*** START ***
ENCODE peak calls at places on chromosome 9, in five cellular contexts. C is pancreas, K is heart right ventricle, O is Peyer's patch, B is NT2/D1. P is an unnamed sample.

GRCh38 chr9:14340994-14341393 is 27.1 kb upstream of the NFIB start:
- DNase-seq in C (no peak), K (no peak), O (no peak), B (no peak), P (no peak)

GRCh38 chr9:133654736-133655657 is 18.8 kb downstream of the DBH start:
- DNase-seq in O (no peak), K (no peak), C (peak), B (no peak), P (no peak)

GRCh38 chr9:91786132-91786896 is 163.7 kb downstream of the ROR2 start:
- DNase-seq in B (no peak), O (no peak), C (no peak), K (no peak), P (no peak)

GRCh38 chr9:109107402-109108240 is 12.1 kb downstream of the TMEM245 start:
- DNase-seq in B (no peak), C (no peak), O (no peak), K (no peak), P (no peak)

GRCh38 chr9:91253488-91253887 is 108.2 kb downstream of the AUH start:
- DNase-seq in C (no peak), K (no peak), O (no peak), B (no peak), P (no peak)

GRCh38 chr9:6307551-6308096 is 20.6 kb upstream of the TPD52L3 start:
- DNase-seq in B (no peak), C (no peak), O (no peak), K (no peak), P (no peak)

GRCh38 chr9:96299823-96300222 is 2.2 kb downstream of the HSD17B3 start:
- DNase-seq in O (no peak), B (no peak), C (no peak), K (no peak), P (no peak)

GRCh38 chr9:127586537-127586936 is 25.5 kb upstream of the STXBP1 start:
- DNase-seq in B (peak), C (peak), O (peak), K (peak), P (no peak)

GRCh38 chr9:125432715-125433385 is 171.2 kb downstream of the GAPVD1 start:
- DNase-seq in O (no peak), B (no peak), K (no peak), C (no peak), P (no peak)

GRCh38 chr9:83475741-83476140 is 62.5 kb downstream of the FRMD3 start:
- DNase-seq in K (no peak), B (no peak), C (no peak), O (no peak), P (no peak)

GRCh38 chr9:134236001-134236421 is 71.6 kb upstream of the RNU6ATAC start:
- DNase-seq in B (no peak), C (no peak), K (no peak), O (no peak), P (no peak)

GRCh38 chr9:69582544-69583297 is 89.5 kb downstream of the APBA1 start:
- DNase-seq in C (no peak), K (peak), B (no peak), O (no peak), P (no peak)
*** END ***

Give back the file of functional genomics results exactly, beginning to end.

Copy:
ENCODE peak calls at places on chromosome 9, in five cellular contexts. C is pancreas, K is heart right ventricle, O is Peyer's patch, B is NT2/D1. P is an unnamed sample.

GRCh38 chr9:14340994-14341393 is 27.1 kb upstream of the NFIB start:
- DNase-seq in C (no peak), K (no peak), O (no peak), B (no peak), P (no peak)

GRCh38 chr9:133654736-133655657 is 18.8 kb downstream of the DBH start:
- DNase-seq in O (no peak), K (no peak), C (peak), B (no peak), P (no peak)

GRCh38 chr9:91786132-91786896 is 163.7 kb downstream of the ROR2 start:
- DNase-seq in B (no peak), O (no peak), C (no peak), K (no peak), P (no peak)

GRCh38 chr9:109107402-109108240 is 12.1 kb downstream of the TMEM245 start:
- DNase-seq in B (no peak), C (no peak), O (no peak), K (no peak), P (no peak)

GRCh38 chr9:91253488-91253887 is 108.2 kb downstream of the AUH start:
- DNase-seq in C (no peak), K (no peak), O (no peak), B (no peak), P (no peak)

GRCh38 chr9:6307551-6308096 is 20.6 kb upstream of the TPD52L3 start:
- DNase-seq in B (no peak), C (no peak), O (no peak), K (no peak), P (no peak)

GRCh38 chr9:96299823-96300222 is 2.2 kb downstream of the HSD17B3 start:
- DNase-seq in O (no peak), B (no peak), C (no peak), K (no peak), P (no peak)

GRCh38 chr9:127586537-127586936 is 25.5 kb upstream of the STXBP1 start:
- DNase-seq in B (peak), C (peak), O (peak), K (peak), P (no peak)

GRCh38 chr9:125432715-125433385 is 171.2 kb downstream of the GAPVD1 start:
- DNase-seq in O (no peak), B (no peak), K (no peak), C (no peak), P (no peak)

GRCh38 chr9:83475741-83476140 is 62.5 kb downstream of the FRMD3 start:
- DNase-seq in K (no peak), B (no peak), C (no peak), O (no peak), P (no peak)

GRCh38 chr9:134236001-134236421 is 71.6 kb upstream of the RNU6ATAC start:
- DNase-seq in B (no peak), C (no peak), K (no peak), O (no peak), P (no peak)

GRCh38 chr9:69582544-69583297 is 89.5 kb downstream of the APBA1 start:
- DNase-seq in C (no peak), K (peak), B (no peak), O (no peak), P (no peak)